For those of you that are regular readers of this blog, my love for Roseville pottery is well-known. In fact I even admitted in a July 11, 2010 post that I was a Rookwood and Roseville snob. Roseville was my first pottery purchase and to this day, I am still amazed at the incredible artistic range produced by the company in its sixty-four year history. (1890-1954) Even now as a dealer I am frequently tempted to add a piece of Roseville to our personal collection.
When I look at the creative arc in Roseville’s history from the classic styling of patterns such as Donatello, Volpato and Carnelian in the teens all the way to the modernistic Mid-Century designs found in Capri, Mayfair and Artwood, I see a distinct progression that mirrored the cultural and design scene in 20th Century America. In my overview of the work, like many collectors, I am drawn to many of the patterns issued during the 1930’s.
In the span of ten years Roseville issued ceramic items from such treasured lines as Blackberry, Baneda, Cosmos, Falline, Ferella, Fuchsia, Jonquil, Laurel, Morning Glory, Moss, Poppy, Primrose and all-time most popular line, Pinecone. When one examines the progression of the product design we see in 1930 in Earlam, a stripped down utilitarian series of vases, pots and candle holders. In 1931-32 we find a blending of the classic pottery forms and decorations with the floral depictions Roseville become synonymous with in Jonquil and Cherry Blossom. This period is important as I feel it became a reference point for the later floral patterns issued during the World War II era and beyond.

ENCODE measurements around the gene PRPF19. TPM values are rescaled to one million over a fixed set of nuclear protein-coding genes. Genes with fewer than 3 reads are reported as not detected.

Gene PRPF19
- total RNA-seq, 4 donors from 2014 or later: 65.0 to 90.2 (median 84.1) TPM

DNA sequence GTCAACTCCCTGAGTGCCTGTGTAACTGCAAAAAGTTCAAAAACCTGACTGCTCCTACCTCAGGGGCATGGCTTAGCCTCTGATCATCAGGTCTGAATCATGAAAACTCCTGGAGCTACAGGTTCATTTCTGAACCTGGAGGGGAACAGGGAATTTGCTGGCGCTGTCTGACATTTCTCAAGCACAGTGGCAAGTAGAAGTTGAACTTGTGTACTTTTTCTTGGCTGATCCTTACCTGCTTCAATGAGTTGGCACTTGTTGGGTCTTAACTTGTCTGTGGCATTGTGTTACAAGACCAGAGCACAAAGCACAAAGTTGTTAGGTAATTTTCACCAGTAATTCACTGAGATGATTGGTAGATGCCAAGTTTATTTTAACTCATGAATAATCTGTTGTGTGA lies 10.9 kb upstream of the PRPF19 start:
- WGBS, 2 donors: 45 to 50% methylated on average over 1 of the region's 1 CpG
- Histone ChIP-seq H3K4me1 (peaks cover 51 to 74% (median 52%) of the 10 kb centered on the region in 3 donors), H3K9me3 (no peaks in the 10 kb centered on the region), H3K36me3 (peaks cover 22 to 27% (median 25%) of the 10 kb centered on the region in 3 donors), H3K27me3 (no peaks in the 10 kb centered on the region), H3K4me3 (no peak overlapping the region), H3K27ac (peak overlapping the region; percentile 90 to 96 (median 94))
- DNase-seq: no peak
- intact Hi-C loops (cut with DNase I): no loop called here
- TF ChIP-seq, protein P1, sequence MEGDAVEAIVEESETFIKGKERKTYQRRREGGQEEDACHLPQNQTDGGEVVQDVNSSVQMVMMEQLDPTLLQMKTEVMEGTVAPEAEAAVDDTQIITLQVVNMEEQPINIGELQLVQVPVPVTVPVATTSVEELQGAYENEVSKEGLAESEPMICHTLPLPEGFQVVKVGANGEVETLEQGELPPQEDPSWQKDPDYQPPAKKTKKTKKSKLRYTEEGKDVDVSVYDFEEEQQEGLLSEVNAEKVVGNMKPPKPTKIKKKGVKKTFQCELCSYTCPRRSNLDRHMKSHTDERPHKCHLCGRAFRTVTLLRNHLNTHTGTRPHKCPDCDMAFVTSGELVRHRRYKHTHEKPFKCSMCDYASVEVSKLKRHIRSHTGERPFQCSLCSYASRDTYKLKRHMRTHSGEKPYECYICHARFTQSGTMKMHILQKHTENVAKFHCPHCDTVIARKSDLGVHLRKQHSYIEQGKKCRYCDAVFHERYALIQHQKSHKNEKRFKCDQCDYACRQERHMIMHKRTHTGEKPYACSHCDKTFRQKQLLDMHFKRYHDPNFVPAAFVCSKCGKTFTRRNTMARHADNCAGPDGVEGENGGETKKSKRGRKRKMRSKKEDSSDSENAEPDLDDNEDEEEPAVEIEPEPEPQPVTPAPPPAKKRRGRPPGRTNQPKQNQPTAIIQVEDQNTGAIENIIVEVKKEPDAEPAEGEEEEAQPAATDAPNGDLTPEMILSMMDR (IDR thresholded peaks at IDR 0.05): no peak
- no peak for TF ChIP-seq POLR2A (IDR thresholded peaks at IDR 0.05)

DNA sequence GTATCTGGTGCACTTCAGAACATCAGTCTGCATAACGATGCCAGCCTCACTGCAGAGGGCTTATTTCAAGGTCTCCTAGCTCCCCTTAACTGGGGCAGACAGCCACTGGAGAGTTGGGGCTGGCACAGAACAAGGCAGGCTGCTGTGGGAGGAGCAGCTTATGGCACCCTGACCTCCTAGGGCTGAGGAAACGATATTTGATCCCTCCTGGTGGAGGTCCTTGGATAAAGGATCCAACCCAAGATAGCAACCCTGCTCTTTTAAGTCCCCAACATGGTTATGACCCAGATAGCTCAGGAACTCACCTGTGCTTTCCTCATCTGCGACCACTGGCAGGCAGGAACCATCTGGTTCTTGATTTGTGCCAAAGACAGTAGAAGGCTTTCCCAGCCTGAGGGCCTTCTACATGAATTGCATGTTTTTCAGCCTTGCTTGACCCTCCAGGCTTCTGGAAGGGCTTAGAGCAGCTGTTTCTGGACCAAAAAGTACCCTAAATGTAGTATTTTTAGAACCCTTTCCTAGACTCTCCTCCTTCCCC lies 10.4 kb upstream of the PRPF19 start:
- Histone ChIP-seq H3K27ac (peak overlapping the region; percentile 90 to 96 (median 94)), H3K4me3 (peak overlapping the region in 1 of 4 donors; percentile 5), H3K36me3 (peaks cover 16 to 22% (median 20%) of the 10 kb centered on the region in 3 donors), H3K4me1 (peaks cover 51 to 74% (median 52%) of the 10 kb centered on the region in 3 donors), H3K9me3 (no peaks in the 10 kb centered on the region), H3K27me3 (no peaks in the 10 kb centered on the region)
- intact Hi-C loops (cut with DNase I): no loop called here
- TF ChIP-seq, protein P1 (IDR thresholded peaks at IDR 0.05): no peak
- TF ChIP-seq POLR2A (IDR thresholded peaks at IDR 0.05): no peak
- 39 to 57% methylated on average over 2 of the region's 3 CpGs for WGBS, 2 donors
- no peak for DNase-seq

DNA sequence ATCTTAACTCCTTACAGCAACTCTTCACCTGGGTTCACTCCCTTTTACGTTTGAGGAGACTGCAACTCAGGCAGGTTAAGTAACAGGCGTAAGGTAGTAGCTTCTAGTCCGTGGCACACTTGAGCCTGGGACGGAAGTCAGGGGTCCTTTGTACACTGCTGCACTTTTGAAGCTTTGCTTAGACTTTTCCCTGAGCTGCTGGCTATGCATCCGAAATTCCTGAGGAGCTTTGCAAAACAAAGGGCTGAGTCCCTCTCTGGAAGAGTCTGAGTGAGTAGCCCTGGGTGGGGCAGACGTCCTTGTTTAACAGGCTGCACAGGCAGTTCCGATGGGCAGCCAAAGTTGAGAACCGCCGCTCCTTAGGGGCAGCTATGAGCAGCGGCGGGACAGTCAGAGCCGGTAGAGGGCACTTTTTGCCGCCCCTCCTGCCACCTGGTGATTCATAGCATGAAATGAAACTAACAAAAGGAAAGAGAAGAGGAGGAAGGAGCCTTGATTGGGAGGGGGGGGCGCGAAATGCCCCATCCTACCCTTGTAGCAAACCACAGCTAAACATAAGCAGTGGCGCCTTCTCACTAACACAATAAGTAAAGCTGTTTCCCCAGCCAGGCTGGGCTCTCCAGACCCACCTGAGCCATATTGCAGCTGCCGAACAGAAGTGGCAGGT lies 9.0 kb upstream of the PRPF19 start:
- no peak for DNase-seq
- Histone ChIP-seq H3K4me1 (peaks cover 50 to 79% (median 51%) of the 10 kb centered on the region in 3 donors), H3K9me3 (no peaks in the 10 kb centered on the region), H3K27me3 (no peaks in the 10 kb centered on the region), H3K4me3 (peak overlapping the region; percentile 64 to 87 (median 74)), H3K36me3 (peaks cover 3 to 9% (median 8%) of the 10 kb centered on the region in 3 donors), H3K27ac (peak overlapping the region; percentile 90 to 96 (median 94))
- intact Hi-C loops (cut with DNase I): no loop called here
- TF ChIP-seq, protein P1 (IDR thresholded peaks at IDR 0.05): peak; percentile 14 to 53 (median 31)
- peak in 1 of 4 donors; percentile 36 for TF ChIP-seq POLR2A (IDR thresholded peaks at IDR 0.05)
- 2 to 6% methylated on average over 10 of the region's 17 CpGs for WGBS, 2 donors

During this decade America was in the throes of the Great Depression. Life in America carried an uncertainty and it sparked a diversity in creativity which was echoed in many aspects of life including production of pottery at Roseville. In 1934-36 we saw the release of Art Deco inspired patterns such as Moderne and Laurel intersected by the realistic design of Pinecone in 1935 with handles in the form of branches joined to a pinecone with green pine needles. A simplistic design that through its popularity wound up saving Roseville from bankruptcy.
The later part of the decade saw a mixture of emotion displayed in the stark variance of say the romanticism in Moss to the playful and joyous Primrose that to this day makes me think of a smiley face. In 1938 with Poppy we saw the flower become the focus of the vessel with its stems and leaves fading into the background. All of these touches to the human heart endeared Roseville to the masses and in my opinion cemented its importance in 20th century America pottery. This ability to change and expand its artistic statement along with the times gave it a universal appeal that invites collectors of all ages and demographics. This is not to say that the patterns issued during the 1930’s are superior to those of early or later years but rather it was the progression of adjusting its image in a very turbulent decade that sparks a lasting interest and demand.
Billy Blue Eye is pleased to offer a recently acquired collection of vases from the 1930’s including examples from Baneda, Sunflower, Laurel and Falline. All eight of these vases are in excellent condition with no or minimal crazing and no previous repairs or production imperfections.
Due to the limited availability of these treasures we invite interested collectors to contact us directly at firstname.lastname@example.org or at 949-496-1889 (Pacific Time Zone, 9AM to 8PM please) and if still available, may be viewed on Sunday, April 17th at the Long Beach Antique & Collectible Market. We accept Visa, Master Card, and Pay Pal and all orders over $200.00 are shipped free. Private viewings can be arranged for local collectors.